NORRISTOWN, Pa. (AP) — Prosecutors and lawyers for Bill Cosby sparred Friday over whether jurors at his sexual assault retrial will hear lurid deposition testimony from the comedian about giving quaaludes to a string of women before sex.
District Attorney Kevin Steele asked a judge during a pretrial hearing in suburban Philadelphia to let them read the testimony into the record at Cosby’s April 9 sex assault retrial, just as it was at the first one that ended in a hung jury last year.
Steele said the testimony, along with the testimony of up to five additional accusers, bolsters their plan to portray Cosby as a serial predator. Those women weren’t allowed to testify at the first trial.
Jury selection is scheduled to begin Monday as the 80-year-old Cosby faces charges he drugged and molested former Temple University athletics administrator Andrea Constand at his suburban Philadelphia home in 2004.
Cosby’s lawyers — who are also counting on Judge Steven O’Neill to make rulings critical to their plan to portray the accuser as a greedy liar who framed the comedian — say the testimony is irrelevant because there’s no evidence he gave Constand the drug.
His lawyers also argued in court papers Friday that the retrial should be postponed if prosecutors are allowed to bring in more witnesses in a bid to bolster the accounts of the five additional accusers who’ve been allowed to testify.
They argued that the 14 proposed supporting witnesses, including celebrity doctor Drew Pinsky and book publisher Judith Regan, are irrelevant and would only further confuse and distract the jury.
Cosby’s lawyers argued none of the potential witnesses were present when the alleged assaults occurred, and many weren’t told about them by the accusers until years later.
Allowing the five additional accusers to testify has already created an “unconstitutionally defective and unfair trial,” Cosby’s lawyers said, adding that O’Neill has shared their concern that letting more witnesses take the stand could devolve the retrial into a series of mini-trials.
Arguing over Cosby’s deposition, Cosby’s lawyers argued prosecutors are trying to use that and expected testimony from the additional accusers to distract jurors from the case at hand.
Constand says Cosby gave her three blue pills. His lawyers say quaaludes never came in that color. The comedian contends he gave her the over-the-counter antihistamine Benadryl.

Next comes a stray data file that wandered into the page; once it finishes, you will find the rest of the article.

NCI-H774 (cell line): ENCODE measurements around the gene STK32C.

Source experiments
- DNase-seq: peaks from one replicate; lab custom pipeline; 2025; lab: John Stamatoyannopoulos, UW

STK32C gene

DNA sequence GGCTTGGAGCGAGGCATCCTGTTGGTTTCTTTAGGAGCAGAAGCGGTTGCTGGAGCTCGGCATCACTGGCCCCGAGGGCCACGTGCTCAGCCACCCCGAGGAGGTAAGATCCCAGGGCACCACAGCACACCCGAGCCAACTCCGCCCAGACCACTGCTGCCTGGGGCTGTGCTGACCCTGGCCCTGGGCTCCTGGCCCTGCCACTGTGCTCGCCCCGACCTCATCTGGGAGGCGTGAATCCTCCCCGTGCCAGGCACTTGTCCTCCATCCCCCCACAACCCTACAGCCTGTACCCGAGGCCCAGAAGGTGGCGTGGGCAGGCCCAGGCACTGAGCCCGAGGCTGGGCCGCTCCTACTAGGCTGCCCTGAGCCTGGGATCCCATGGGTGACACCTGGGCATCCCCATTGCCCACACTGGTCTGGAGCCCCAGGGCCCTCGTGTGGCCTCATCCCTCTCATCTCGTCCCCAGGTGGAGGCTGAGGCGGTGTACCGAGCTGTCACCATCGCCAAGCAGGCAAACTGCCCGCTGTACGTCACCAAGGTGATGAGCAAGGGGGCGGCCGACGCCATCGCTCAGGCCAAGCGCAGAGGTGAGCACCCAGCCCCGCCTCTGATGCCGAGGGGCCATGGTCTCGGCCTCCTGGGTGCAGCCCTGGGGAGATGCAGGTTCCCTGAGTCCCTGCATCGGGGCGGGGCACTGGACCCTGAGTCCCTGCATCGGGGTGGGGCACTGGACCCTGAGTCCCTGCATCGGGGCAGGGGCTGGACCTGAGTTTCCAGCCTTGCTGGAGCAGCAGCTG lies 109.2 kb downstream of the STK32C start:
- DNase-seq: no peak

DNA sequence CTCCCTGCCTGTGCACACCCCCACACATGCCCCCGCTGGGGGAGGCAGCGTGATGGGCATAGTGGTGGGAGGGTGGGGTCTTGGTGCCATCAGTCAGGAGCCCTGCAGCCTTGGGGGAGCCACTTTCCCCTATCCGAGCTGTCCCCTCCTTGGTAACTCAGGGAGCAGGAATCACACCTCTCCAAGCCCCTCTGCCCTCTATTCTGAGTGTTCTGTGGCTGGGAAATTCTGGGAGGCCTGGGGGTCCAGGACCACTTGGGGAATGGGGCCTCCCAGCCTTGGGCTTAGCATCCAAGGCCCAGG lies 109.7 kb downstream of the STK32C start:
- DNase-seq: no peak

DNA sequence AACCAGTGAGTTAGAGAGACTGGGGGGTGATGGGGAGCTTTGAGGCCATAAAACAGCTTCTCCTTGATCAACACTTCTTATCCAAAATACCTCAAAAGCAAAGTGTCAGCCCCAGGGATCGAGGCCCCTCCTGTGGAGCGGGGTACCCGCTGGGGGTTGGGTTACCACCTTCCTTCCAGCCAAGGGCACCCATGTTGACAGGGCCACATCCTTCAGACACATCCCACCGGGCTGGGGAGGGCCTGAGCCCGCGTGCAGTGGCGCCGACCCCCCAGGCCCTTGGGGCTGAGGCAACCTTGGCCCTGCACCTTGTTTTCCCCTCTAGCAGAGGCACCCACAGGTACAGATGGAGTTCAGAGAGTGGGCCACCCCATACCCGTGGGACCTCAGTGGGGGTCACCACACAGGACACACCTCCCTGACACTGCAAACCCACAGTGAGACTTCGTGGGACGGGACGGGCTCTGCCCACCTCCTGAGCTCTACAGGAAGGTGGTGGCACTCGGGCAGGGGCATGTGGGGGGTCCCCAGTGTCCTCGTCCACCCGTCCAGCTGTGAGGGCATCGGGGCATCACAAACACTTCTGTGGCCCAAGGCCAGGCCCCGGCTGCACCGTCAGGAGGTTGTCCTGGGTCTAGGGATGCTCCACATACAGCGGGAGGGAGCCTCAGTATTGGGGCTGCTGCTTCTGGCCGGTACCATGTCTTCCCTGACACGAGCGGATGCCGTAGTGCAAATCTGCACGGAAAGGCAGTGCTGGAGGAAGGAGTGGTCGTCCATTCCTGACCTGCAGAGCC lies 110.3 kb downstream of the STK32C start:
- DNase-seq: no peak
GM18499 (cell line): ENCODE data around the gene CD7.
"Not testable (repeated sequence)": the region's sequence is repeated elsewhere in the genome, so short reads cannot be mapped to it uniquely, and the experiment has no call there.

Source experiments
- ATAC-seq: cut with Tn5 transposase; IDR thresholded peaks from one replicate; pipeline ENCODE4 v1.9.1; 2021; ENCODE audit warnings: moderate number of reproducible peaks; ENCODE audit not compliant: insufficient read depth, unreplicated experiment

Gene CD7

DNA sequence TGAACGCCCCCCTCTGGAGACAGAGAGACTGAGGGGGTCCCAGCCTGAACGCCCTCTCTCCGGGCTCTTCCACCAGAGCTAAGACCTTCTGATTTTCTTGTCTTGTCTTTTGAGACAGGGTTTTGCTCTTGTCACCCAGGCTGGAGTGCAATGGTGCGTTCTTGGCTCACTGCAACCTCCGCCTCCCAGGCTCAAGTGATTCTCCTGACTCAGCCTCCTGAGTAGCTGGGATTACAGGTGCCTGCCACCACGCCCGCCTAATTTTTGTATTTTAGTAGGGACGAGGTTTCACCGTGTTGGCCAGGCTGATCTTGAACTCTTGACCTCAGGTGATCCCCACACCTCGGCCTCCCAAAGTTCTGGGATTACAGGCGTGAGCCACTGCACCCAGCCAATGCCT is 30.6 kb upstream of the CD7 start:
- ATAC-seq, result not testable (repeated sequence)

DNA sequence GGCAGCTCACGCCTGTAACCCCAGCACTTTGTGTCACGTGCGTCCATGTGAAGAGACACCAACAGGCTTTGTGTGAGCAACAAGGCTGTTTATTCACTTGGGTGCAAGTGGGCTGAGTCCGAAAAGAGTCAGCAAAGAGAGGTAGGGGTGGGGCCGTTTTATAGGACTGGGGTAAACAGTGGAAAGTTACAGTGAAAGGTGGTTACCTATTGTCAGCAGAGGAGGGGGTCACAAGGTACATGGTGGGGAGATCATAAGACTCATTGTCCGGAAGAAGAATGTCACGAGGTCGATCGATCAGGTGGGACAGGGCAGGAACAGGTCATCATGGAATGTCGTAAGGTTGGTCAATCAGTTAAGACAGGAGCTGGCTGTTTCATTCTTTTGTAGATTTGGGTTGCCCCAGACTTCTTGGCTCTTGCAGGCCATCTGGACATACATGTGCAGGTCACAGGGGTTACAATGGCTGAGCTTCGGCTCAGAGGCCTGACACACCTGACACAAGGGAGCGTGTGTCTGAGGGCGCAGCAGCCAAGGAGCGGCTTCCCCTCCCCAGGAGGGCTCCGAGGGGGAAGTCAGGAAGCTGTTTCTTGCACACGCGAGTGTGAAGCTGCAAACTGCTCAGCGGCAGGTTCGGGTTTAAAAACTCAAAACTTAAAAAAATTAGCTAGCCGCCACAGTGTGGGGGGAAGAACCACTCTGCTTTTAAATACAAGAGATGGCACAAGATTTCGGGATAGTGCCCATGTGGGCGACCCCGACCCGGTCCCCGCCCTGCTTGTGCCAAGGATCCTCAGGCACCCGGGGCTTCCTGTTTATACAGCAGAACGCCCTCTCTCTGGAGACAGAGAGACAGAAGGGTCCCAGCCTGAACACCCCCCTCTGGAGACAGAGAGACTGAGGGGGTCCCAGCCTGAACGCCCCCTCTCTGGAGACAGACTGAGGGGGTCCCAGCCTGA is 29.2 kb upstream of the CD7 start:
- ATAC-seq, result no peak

Any relevance that Cosby’s quaalude testimony might have, “is far outweighed by the unfair prejudice, confusion of issues and misleading of the jury that would result from its admission,” the comedian’s lawyers argued in court papers.
Assistant District Attorney Stewart Ryan argued Cosby’s deposition testimony is important because it shows he had an awareness of the effects that central nervous system depressants, such as quaaludes, have on women, and it shows his admitted intent for using such drugs.
“The man sitting right over there said these things and they were typed down,” Ryan said.
It’s not clear how soon O’Neill will rule on all of the issues, but he said he will rule Friday on whether the defense can call a witness who claims Constand spoke about falsely accusing a celebrity before going to police.
The judge also has to decide how much jurors will hear about Cosby’s financial settlement with Constand. His lawyers say the amount will show “just how greedy” she was.
Prosecutors said the theory that Constand wanted to set Cosby up is undermined by his testimony in a 2005 deposition that she only visited his home when invited and that he gave her pills without her asking.
Cosby admitted in the testimony he gave quaaludes to a 19-year-old before having sex in the 1970s.
Cosby’s lawyers argued that the lawsuit and payment were the direct result of her scheming against him. Prosecutors said Cosby’s negotiators wanted to bar Constand from ever cooperating with law enforcement.
O’Neill presided over Cosby’s first trial, which ended in a hung jury last year.
O’Neill remained on the case after rejecting the defense’s assertions on Thursday that he could be seen as biased because his wife is a social worker and advocate for assault victims.
Jury selection is scheduled to begin on Monday and jurors will once again be sequestered at a hotel. Opening statements and testimony are not expected to get underway until April 9 at the earliest.
The Associated Press does not typically identify people who say they are victims of sexual assault unless they grant permission, which Constand has done.
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